How good is your diet? Few of us would say it’s excellent. That’s coming up on This Land of Ours.
New data from USDA’s Economic Research Service (ERS) show Americans don’t have high ratings for their diets. In the period covering January 2017 to March 2020, just under three in ten adults, or 29 percent, reported the healthfulness of their diets was very good or excellent. That is 3.5 percentage points lower than the corresponding share reported in 2005–06.
The data can be found in the latest publicly available wave of the Flexible Consumer Behavior Survey, which collects information on U.S. consumers’ knowledge, attitudes, and beliefs about nutrition and food choices. For context, 41 percent of adults surveyed in the 1989–1991 Continuing Survey of Food Intakes of Individuals rated the healthfulness of their diets as “very good” or excellent, suggesting a continuing downward trend in the health quality individuals ascribe to their diets.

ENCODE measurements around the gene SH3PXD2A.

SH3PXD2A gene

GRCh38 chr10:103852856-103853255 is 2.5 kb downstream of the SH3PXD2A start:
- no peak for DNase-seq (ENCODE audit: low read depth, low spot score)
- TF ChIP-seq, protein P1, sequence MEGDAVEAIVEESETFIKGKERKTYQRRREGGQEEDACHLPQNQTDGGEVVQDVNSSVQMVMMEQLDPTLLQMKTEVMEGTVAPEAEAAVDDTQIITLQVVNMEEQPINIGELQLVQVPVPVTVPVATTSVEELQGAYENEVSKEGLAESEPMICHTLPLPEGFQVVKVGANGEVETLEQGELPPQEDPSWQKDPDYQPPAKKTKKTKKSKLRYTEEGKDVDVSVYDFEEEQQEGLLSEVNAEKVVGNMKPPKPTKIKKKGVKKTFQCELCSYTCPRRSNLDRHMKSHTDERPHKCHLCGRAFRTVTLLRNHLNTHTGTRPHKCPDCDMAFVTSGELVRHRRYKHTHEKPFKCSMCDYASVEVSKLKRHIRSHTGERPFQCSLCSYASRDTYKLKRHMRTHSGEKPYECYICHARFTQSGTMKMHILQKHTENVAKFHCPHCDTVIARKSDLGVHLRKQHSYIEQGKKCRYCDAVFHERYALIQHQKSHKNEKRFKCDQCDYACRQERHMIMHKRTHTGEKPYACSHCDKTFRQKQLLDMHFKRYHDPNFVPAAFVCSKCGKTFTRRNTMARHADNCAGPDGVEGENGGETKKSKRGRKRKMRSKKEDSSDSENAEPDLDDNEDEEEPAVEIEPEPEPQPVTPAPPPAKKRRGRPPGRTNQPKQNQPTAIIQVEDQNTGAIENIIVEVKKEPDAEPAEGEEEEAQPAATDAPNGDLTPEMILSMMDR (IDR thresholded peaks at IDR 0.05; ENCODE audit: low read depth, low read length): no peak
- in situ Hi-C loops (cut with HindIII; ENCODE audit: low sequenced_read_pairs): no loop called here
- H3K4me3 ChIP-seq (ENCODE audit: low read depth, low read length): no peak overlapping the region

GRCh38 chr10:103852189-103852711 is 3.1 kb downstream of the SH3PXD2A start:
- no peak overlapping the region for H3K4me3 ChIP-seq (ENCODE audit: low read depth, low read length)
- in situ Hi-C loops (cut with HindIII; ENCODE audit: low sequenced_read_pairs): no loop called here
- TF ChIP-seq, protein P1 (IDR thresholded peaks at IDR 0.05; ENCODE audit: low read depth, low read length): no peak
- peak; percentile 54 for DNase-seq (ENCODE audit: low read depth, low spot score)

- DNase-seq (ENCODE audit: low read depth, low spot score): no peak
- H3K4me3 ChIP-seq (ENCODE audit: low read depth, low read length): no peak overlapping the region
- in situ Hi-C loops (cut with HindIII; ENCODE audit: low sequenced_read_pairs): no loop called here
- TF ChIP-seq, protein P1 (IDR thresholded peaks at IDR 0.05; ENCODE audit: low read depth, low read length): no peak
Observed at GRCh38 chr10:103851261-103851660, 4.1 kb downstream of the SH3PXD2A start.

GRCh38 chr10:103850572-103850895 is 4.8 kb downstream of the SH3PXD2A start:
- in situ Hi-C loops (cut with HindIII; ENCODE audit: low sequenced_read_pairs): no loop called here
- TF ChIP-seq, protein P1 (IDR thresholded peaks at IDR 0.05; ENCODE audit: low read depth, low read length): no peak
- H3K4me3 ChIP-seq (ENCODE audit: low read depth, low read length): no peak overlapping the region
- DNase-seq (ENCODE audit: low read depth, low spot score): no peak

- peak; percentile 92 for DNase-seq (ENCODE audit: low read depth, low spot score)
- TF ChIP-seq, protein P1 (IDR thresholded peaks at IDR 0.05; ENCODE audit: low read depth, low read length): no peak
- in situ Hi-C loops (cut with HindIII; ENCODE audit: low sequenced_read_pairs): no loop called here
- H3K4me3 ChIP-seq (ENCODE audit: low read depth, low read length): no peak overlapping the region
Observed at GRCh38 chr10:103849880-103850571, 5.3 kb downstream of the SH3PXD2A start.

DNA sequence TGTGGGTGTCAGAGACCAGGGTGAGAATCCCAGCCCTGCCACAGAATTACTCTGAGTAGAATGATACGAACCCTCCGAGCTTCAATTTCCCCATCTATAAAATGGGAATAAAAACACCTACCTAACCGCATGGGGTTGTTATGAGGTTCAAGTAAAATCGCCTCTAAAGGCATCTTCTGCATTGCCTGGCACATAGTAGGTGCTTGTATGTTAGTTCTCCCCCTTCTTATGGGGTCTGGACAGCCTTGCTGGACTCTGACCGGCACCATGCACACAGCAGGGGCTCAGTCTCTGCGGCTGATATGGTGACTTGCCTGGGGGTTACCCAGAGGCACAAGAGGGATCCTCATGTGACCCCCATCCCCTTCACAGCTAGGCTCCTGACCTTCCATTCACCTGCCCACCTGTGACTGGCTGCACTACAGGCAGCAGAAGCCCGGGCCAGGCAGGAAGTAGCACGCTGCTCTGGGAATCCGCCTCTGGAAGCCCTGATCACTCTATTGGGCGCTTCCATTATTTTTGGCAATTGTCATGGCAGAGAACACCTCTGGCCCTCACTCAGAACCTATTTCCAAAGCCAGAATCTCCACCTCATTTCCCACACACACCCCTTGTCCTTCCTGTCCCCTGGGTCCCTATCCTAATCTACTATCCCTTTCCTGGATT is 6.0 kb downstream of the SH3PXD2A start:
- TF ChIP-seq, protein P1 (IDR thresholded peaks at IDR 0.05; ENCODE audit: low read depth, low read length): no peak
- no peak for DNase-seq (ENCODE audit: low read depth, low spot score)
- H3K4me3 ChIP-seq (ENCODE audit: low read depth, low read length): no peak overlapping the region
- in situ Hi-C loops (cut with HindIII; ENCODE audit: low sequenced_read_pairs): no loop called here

FCBS is a module of the National Health and Nutrition Examination Survey, and its data reflect national trends about changing dietary behaviors of U.S. consumers.
From the National Association of Farm Broadcasting.
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National Correspondent / AgNet Media, Inc.
Sabrina Halvorson is an award-winning journalist, broadcaster, and public speaker who specializes in agriculture. She primarily reports on legislative issues and hosts The AgNet Weekly podcast. Sabrina is a native of California’s agriculture-rich Central Valley.